The election of Donald Trump has already led to unintended consequences, whether it be Neo-Nazi’s saluting Trump in Washington D.C. or a Trump victory parade planned by the KKK.
Nothing surprising, though – Europeans and their descendants have excelled at creating unintended consequences for a thousand years.
The following comes from Norman Cohn’s The Pursuit of the Millennium, originally published in 1957, and quotes pages 66-69 in my copy.
In each captured city the Tafurs looted everything they could lay hands on, raped the Moslem women and carried out indiscriminate massacres. The official leaders of the Crusade had no authority over them at all. When the Emir of Antioch protested about the cannibalism of the Tafurs, the princes could only admit apologetically: ‘All of us together cannot tame King Tafur.’
I’ve listened to much analysis of Trump’s win and while looking for something else ran across the following passage from Norman Cohn’s The Pursuit of the Millennium, originally published in 1957. The following comes from pages 87-88 in my copy.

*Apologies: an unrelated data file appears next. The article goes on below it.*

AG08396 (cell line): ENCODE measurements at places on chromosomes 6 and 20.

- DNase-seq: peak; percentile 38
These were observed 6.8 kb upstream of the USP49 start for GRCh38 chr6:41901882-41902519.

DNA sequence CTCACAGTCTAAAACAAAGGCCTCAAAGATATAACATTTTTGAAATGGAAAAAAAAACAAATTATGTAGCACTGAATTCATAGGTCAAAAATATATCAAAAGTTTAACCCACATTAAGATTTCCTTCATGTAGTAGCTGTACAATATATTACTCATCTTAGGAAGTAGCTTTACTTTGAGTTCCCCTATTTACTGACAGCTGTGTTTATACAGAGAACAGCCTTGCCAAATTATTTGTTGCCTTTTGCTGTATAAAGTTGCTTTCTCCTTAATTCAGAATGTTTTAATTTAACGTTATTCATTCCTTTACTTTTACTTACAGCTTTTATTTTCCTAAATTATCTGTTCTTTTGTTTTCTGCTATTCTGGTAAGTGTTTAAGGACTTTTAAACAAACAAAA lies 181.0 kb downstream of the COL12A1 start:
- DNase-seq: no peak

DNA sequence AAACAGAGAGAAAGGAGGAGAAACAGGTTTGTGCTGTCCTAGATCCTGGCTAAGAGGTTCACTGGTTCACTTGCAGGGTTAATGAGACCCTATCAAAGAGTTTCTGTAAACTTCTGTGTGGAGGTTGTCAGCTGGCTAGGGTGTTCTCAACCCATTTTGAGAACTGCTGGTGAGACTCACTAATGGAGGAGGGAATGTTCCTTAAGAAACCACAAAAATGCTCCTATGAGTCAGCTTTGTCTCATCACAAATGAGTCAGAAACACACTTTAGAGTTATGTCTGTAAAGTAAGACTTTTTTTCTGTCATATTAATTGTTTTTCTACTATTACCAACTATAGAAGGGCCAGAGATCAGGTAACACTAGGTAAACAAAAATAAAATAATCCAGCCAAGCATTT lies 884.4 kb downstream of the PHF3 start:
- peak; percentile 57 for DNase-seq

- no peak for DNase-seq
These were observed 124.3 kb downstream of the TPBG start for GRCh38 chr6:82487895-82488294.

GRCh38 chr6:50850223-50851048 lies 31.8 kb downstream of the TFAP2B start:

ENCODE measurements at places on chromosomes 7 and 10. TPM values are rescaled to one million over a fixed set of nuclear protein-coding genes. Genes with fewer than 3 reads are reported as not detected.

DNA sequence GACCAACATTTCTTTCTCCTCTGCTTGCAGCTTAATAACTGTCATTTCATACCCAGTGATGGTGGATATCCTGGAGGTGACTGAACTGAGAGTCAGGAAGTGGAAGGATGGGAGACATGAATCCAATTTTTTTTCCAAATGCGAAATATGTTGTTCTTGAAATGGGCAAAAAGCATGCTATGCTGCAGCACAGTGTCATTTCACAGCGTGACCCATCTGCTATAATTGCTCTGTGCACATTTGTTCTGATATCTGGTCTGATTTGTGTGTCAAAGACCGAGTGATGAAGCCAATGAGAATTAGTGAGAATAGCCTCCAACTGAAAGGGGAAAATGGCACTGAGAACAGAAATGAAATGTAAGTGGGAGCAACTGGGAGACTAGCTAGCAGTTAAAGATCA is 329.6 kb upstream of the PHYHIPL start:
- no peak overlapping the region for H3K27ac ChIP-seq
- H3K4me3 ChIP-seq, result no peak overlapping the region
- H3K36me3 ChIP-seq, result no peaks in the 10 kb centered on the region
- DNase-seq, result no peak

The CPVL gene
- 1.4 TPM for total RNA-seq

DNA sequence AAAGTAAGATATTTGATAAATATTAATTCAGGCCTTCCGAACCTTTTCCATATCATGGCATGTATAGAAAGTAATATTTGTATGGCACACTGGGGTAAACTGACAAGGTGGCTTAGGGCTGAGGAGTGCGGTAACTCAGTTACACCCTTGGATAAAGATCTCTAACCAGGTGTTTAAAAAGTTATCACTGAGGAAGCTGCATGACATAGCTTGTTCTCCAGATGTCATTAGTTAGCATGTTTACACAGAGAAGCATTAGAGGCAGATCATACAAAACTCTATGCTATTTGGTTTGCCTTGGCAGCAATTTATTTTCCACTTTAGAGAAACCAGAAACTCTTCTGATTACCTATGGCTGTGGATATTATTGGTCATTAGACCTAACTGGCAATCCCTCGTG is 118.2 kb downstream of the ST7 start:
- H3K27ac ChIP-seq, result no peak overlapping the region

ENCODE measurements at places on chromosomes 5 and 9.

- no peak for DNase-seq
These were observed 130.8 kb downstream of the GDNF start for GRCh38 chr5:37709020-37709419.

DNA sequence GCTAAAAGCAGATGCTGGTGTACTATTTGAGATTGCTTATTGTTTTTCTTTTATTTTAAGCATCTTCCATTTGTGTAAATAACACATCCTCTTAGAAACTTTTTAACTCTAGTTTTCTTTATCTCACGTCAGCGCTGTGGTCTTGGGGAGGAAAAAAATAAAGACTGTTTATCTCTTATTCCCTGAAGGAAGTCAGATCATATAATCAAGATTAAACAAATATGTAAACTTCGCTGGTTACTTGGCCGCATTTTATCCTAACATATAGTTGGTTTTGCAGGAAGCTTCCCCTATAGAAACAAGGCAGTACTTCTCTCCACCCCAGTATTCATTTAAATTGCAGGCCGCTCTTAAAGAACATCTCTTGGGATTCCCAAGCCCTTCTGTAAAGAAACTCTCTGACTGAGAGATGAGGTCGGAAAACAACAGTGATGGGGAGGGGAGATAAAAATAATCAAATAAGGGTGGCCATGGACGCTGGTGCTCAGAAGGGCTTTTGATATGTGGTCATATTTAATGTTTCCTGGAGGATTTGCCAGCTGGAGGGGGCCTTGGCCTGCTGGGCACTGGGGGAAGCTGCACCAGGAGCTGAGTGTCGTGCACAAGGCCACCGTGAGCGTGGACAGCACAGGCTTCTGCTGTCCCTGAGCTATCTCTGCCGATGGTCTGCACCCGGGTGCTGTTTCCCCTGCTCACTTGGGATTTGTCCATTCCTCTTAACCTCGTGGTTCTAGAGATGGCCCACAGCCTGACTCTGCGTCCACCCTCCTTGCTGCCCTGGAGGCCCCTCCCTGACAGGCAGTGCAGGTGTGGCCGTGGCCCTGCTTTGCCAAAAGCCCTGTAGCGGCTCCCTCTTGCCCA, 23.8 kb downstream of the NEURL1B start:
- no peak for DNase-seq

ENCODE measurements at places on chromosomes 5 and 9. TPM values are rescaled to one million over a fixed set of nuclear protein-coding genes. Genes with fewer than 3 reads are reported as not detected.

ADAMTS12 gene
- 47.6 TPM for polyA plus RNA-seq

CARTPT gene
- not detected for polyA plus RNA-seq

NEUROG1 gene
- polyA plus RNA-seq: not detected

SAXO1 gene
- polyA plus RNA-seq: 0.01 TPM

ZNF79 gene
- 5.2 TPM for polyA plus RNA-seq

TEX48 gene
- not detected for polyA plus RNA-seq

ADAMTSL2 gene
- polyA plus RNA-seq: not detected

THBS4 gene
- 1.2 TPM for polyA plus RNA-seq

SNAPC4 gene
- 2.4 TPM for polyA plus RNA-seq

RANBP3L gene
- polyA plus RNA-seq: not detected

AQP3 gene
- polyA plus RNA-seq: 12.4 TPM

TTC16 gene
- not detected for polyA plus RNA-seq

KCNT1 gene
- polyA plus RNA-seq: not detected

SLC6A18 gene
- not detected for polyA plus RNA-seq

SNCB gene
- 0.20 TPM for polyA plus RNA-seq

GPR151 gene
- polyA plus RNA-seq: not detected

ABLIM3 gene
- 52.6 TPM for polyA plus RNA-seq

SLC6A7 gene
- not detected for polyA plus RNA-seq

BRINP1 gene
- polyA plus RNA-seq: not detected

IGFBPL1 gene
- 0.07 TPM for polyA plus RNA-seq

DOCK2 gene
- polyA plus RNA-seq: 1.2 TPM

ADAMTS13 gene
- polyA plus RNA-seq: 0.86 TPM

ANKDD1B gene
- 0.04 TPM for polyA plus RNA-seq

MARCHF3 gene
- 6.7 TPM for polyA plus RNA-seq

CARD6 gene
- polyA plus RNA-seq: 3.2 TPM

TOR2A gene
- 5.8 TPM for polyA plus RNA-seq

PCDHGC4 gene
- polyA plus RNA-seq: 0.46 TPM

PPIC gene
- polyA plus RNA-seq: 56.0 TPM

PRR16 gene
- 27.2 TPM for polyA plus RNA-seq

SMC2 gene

This seems to echo the idea that voters were discontent and willing to push for change at whatever cost:
But not all strata of society were equally exposed to traumatic and disorienting experiences. As we have seen, amongst the masses in the overpopulated, highly urbanized areas there were always many who lived in a state of chronic and inescapable insecurity, harassed not only by their economic helplessness and vulnerability but by the lack of the traditional social relationships on which, even at the worst of times, peasants had normally been able to depend.